What to buy: Whatever you want
To-ji Temple: Second-hand Kimonos and Yukatas
What to buy: In Japan, second-hand clothes shopping is still looked down on by many people, so you can buy many second-hand kimonos or yukatas (light summertime kimono) for cheaper here!
What to pay: You can spend a lot of money on Kimonos! But you can find a good bargain in To-ji for about ¥2000.
- Family Travel
Ikuokaya: Kyoto Souvenirs
You can get a lot of nice souvenirs from Kyoto from this shop. They sell a lot of purses and hair pins for girls. Actually, come to think of it, most of the merchandise was for girls! I bought a cute purse for my niece there.
What to pay: A little less expensive than the other stores.
the hundred yen shops: shopping for less!
Until recently, the brand-conscious Japanese were willing to pay two or three times more for brand names, however, the slowdown in the Japanese economy has forced people to consider otherwise...
100 yen shops, where you can get interesting goods- from fashlights to CD holders, and some typical `Japanese' souviners... (even if they are made in China!)
Its a welcome break from the over-priced shops all around. A must visit for all bargain hunters!
What to buy: Check out the ones on Terramacchi street. Theres a new one that had come up not much before i visited, and it was quite classy actually- not the usual plastic stuff... we were left wondering if it was the wrong shop judging by the displays and goods available!
Its good value for money even if much of the stuff there has a little `made in China' label!
HORAIDO: BEAUTIFUL TEA CANISTERS & IMPLEMENTS
This shop is filled with tea cups, bamboo tea spoons and implements, tea canisters, tea, etc. Everything needed to have a tea party!!
What to buy: Buy the tea canisters! They are the cheapest I have seen in Japan. They start at 350 yen. Buy the ones covered with Japanese paper or tatami. The largest ones of these two kinds are only 500 yen! What a deal!
Be careful not the wet the outside of the ones covered w/ Japanese paper. Once you wet it, the paper gets a bit sticky and it`s not as beautiful anymore.
YELLOW CAMERA: WHERE TO DEVELOP YOUR FILM
This film developing shop is conveniently located on Kawaramachi Street. It`s a yellow colored store (hence the name!) & easy to spot next to the Lipton Tea Room.
Developing film is expensive in Japan. You pay a developing fee PLUS a fee per photo developed.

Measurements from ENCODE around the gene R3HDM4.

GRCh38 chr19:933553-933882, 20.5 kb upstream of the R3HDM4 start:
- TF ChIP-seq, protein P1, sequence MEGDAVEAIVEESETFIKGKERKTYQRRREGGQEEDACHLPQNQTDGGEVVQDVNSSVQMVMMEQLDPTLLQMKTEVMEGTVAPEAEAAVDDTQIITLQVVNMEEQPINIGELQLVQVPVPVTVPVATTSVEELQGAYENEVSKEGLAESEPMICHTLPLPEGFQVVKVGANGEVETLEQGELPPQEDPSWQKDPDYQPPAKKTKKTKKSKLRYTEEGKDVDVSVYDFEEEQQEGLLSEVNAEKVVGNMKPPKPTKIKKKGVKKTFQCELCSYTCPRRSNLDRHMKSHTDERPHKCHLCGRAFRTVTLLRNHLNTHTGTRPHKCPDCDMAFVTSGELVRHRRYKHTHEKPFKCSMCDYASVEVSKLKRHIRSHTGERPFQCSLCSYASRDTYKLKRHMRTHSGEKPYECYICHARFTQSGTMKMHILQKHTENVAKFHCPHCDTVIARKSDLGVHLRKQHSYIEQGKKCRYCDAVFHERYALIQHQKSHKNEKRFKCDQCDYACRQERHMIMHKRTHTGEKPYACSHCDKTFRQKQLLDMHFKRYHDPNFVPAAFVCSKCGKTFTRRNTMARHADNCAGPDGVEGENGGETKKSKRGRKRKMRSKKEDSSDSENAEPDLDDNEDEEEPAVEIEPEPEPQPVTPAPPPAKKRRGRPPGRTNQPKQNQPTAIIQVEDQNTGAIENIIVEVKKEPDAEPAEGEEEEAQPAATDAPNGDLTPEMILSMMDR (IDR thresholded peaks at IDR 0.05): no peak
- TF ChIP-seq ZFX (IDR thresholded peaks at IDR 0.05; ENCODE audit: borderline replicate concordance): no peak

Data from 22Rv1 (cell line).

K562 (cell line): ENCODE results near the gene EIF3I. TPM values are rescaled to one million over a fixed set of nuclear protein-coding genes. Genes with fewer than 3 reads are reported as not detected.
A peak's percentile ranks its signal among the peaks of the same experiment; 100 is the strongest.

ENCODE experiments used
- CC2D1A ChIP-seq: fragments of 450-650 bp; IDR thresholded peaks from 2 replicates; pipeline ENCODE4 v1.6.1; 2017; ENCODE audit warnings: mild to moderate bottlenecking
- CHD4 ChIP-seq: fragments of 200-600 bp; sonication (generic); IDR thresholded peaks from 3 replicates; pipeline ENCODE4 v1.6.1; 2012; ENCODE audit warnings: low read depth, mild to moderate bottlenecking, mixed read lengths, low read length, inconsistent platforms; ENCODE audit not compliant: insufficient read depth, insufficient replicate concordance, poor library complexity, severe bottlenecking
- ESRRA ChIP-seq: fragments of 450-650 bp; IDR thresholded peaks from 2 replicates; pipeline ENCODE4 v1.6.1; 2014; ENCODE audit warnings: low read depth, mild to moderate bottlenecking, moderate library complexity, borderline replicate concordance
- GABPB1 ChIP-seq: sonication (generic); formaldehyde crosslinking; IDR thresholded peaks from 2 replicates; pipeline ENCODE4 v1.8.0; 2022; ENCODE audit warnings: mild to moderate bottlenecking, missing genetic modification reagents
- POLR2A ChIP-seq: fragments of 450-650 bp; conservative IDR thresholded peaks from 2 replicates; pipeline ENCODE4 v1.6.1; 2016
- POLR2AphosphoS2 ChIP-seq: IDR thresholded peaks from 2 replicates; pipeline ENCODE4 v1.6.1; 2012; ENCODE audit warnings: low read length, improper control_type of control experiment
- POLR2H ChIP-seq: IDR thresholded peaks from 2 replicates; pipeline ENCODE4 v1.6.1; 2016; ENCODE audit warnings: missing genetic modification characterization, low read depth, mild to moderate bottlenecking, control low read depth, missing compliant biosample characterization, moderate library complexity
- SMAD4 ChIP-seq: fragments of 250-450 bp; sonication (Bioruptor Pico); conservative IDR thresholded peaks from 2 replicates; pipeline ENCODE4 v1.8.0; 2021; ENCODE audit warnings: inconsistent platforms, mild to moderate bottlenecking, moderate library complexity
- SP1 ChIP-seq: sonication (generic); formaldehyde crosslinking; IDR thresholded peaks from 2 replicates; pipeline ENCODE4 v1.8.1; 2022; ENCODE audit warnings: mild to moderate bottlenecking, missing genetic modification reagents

At Yellow Camera, the developing fee is 598 yen. I usually get 4X6 inch photos developed and the fee per photo here is 12 yen (compared to 35-40 yen at other shops). If you can wait a day and pick it up the next day, you can get a discount and pay only 9 yen per photo. An index print is 130 yen.
The quality is good & I`ve had no problems at this shop.
don´t know :(: Buy a warmed toiletseat
What to buy: If you are a person who get cold easily consider buying a warmed toiletseat.
It feels like someone has been there before you and sat on it for quit a while ;)
but in Japan they are very populair. (At least in public places like restaurants)
Make sure it will work at home, check voltage and plug. Japan has 110 volt and a two rectangular-pole plug.
What to pay: Prices are high! It will cost you 500-900 Euro or Dollar.
Shinpuhkan: "The New Style Hall"
Located at the corner of Sanjo and Karasuma Streets, Shinpuhkan was built in 1926 (Taisho 15). Shinpuhkan was designed by the Ministry of Posts and Communications architect Yoshida Tetsuro (1894-1956) to be used as the Central Telephone Company Building.
The tile on the building's exterior are arranged in a subtly irregular design that is one of the building's distinguishing features. The bricks are laid in an unusual pattern, which might be considered an influence of North German Expressionist Movement.
It was re-opened in 2001 as the Shinpuhkan shopping center. The three-storied building features clothing stores, restaurants, cafes etc., and the inner courtyard is used to hold events, as well as housing business facilities.